We’ve been sending a lot of hardware (and people) up into space recently, particularly since Elon Musk has started delivering crew members to the ISS in addition to all of the cargo and satellites he ships into orbit. And we’re not alone. The Chinese are now working on their own space station and the Russians seem to be teaming up with them. Over the years, we’ve done a fairly good job of keeping space outside of the political realm and we’ve even partnered up with some of our terrestrial adversaries at times. But is that coming to an end? The Air Force Research Laboratory recently released a report urging the new United States Space Force to prepare for possible military action outside of our atmosphere. As the competition in the new space race heats up and we come closer to potentially colonizing the moon and eventually Mars, the possibility for armed conflict over new territory and resources really can’t be ignored. (The Debrief)
The Air Force Research Laboratory (AFRL) released their “A Primer on Cislunar Space” to the public in late June, with the report specifically being directed towards military personnel–particularly the Space Force–to begin developing plans to expand the force into the cislunar area. Up until now, the entirety of the USSF’s operations have been conducted on Earth or in its geostationary range, which is where satellites sit in orbit, but the primer states that this range of interest will begin to increase tenfold as space operations from the U.S. private and public sectors begin. The report is comprehensive and technical, detailing the effects of the celestial bodies’ gravity and orbits as well as sensors used to effectively monitor the region.
The AFRL’s goal with the report was to “educate and inspire”, according to Director of Space Vehicles Directorate Col. Eric Felt. The Space Force and NASA have since entered an agreement of cooperation regarding cislunar technological development, a more recent example being the space monitoring experiment “Cislunar Highway Patrol System”.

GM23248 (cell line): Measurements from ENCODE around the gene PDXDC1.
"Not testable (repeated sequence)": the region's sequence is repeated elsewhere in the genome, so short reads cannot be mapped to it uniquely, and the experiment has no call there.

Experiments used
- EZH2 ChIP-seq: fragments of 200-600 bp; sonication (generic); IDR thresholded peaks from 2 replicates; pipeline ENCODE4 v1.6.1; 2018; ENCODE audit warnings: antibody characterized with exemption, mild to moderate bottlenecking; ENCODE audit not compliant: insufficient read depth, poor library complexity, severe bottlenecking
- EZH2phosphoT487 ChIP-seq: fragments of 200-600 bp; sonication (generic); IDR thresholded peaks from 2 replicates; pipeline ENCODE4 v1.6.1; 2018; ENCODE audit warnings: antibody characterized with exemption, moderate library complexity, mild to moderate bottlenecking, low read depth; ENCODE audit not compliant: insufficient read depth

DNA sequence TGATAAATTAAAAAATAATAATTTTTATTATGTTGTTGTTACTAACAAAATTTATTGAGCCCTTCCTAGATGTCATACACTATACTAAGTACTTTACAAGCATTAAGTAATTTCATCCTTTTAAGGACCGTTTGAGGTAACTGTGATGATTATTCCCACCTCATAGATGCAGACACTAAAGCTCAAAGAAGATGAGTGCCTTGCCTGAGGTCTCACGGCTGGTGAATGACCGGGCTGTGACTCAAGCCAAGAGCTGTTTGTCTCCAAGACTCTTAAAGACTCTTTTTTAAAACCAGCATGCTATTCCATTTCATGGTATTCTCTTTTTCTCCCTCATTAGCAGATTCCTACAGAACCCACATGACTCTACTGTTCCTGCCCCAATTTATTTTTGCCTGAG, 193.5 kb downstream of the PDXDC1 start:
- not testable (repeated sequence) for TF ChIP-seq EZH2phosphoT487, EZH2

The report suggests that as space technology continues to develop and the reality of space colonization efforts grow closer, competition between nations will become inevitable.
The primary concern we’ve had with the militarization of space thus far has mostly centered on the ability of other nations (and the United States) to potentially start taking out satellites in low Earth orbit, disrupting navigation systems and communications. The technology to do that already exists, and the Americans, along with the Chinese and Russians have developed such covert programs.
But what if the conflict moves significantly beyond that orbit and out into cislunar space or even to the moon and Mars? (Cislunar means the space between the Earth and the moon.) Humans have gotten pretty good at fighting on land. We’re also quite advanced when it comes to fighting in the air and even under the water. But space is another ballgame entirely. If your jeep gets shot out from under you during battle and you survive the hit, you can get out and walk. If your fighter jet has a wing blown off, you can hit the ejection switch and deploy a parachute. If things go badly for you in a naval battle, there’s at least the possibility of a lifeboat.
But the vacuum of space is instant death for unprotected humans. And the ships we send out into the void tend to be very fragile things due to the need to minimize the weight of anything lifting off from Earth. Blowing up or even disabling any of the craft we currently use wouldn’t take much in the way of offensive technology. The same might be said for the lunar surface. Even if we build pressurized domes full of breathable air for humans to work in, popping a few holes in one of them likely wouldn’t take much effort and then the crew of that station would be doomed.
Of course, all of that assumes that we’re talking about manned missions. We already send autonomous and remote-controlled craft out into space. I suppose we could strap some weapons to them and be ready to fight it out, but to what purpose? Our adversaries would just send out their own to return the favor.
Science fiction is full of tales of fleets of space cruisers charging into battle among the stars or raining destruction down on enemy planets from above. But the reality of human technology in the 2020s is far from coming close to any such scenarios. While it may pain us to say it, we’re probably better off figuring out a way to set aside our differences once we leave the atmosphere and simply ignore each other if we can’t find a way to cooperate.